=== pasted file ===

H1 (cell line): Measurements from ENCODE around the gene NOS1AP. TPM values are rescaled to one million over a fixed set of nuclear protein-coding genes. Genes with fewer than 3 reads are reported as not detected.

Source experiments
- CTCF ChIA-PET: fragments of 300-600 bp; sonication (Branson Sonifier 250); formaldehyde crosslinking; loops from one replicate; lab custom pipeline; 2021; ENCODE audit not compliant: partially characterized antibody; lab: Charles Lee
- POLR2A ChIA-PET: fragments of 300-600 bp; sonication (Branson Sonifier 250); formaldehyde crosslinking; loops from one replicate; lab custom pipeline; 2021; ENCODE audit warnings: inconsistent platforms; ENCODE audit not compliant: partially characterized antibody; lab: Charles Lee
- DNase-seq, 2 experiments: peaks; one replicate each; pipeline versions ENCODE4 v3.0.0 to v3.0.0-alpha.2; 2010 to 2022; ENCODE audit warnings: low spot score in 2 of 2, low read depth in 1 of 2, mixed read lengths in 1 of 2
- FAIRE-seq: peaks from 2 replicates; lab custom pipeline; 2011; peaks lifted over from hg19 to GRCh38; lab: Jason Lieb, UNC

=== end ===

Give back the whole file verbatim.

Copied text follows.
H1 (cell line): Measurements from ENCODE around the gene NOS1AP. TPM values are rescaled to one million over a fixed set of nuclear protein-coding genes. Genes with fewer than 3 reads are reported as not detected.

Source experiments
- CTCF ChIA-PET: fragments of 300-600 bp; sonication (Branson Sonifier 250); formaldehyde crosslinking; loops from one replicate; lab custom pipeline; 2021; ENCODE audit not compliant: partially characterized antibody; lab: Charles Lee
- POLR2A ChIA-PET: fragments of 300-600 bp; sonication (Branson Sonifier 250); formaldehyde crosslinking; loops from one replicate; lab custom pipeline; 2021; ENCODE audit warnings: inconsistent platforms; ENCODE audit not compliant: partially characterized antibody; lab: Charles Lee
- DNase-seq, 2 experiments: peaks; one replicate each; pipeline versions ENCODE4 v3.0.0 to v3.0.0-alpha.2; 2010 to 2022; ENCODE audit warnings: low spot score in 2 of 2, low read depth in 1 of 2, mixed read lengths in 1 of 2
- FAIRE-seq: peaks from 2 replicates; lab custom pipeline; 2011; peaks lifted over from hg19 to GRCh38; lab: Jason Lieb, UNC